The lure of jumping into the Chesapeake Bay on a hot summer day is intense. But when pollutants and bacteria are in the water, swimming becomes more of a risk rather than a pleasure.
When is it safe to swim? And where do you find this important information before you dip your toes in?
Since everything flows downstream, it’s important for swimmers to be informed and proactive.
Heavy rains are expressways for pollutants entering the Bay. Water quality can change with a single rainstorm, so some days our waters are not safe waters.
Nitrogen in the Bay primarily gets there by way of agricultural runoff, including your home lawn and garden. An excess of nitrogen can cause algae blooms, which block sunlight and oxygen from reaching aquatic plants and animals. The blooms of blue-green algae (which is really cyanobacteria) can sicken people and animals as well as the water and its inhabitants.
Bacteria, including the much-feared vibrio, occur naturally in brackish water like the Bay and its tributaries. It’s when the bacteria levels get too high that they can cause a variety of nasty health issues, from gastrointestinal to gangrene and blood infections. When fecal bacteria is washed into the water after a storm, it ends up in the Bay where it can make you (and your pets) sick.
In such a stew, swimming with open sores, cuts or ear infections makes us susceptible and can cause life-threatening skin and blood infections and intestinal illnesses. Stay out of the water within 48 hours of a heavy rain. Avoid swimming if you feel ill and have open cuts or sores. You can help keep the water clean by taking your trash with you, properly disposing of diapers and pet waste, keeping sewage on your boat, and other important practices.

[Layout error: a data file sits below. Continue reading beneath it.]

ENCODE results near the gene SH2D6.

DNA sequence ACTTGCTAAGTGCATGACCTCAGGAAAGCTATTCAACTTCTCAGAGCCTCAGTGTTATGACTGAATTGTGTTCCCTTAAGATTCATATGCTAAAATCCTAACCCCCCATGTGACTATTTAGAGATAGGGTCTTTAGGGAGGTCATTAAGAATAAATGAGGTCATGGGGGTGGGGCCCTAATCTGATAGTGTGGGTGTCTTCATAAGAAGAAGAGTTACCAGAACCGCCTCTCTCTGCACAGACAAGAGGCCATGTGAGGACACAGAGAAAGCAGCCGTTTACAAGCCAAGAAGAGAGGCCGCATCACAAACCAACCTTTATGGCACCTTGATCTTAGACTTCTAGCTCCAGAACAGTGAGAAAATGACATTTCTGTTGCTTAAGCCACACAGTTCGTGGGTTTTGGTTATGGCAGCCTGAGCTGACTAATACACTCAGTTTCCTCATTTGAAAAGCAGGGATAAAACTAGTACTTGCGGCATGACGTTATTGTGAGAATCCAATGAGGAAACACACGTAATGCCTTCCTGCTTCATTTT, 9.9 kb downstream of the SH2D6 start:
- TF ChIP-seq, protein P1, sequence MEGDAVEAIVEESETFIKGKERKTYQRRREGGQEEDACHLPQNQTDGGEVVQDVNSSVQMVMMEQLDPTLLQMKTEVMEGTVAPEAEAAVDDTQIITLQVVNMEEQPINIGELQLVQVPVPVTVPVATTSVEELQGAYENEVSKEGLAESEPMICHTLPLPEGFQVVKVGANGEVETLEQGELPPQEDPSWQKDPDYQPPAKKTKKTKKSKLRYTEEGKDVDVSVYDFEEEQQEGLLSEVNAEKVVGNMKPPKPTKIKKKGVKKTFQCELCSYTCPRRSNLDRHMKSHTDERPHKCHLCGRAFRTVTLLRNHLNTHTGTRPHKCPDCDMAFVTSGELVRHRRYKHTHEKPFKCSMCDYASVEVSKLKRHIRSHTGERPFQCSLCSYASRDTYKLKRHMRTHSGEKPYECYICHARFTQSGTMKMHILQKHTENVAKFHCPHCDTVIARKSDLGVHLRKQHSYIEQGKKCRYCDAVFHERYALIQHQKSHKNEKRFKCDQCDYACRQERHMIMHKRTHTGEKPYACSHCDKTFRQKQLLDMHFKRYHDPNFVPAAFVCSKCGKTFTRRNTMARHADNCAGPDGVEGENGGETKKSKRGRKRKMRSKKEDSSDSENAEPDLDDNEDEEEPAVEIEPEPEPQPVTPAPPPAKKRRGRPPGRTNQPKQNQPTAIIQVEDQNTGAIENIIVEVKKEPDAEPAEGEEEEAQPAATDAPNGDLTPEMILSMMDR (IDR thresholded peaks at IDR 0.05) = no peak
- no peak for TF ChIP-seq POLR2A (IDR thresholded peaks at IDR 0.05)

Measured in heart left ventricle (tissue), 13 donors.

Before you take that dip, there are several places where you can find recent water quality testing, primarily done by local health departments and select Riverkeepers (a network of nonprofit organizations that advocate for fishable, swimmable waterways).
Eyes on the Bay (https://tinyurl.com/2ut58tap) is Maryland’s hub for many of these reports. The Maryland Healthy Beaches Program (https://tinyurl.com/36a978b9) which is listed on the Eyes on the Bay site is also available as an app. There you’ll find information gleaned from monitoring water conditions at nearly 200 beaches in Maryland from Memorial Day to Labor Day with color-coded status reports on beaches throughout the state and daily updates on rainfall.
In Virginia, consult the Beach Map (https://tinyurl.com/mpthehw2) for the current status of Virginia’s public coastal beaches. The state health department is also active on Twitter, where you can find advisories too (@VDHBeach). Bacteria levels in beach water are monitored at 45 public beaches in Virginia on the Chesapeake Bay and Atlantic Ocean during the swimming season (May–September).
Most Riverkeepers across the Chesapeake Bay watershed are now displaying their results on the Waterkeeper Swim Guide Map/App.
Swimming is one of the highlights of summer. Enjoy it safely.
Kathy Knotts has spent over 20 years in media as a writer and former editorial staffer at Chesapeake Bay Magazine and Bay Weekly. A native of Louisiana, she loves good books, good food and good cocktails.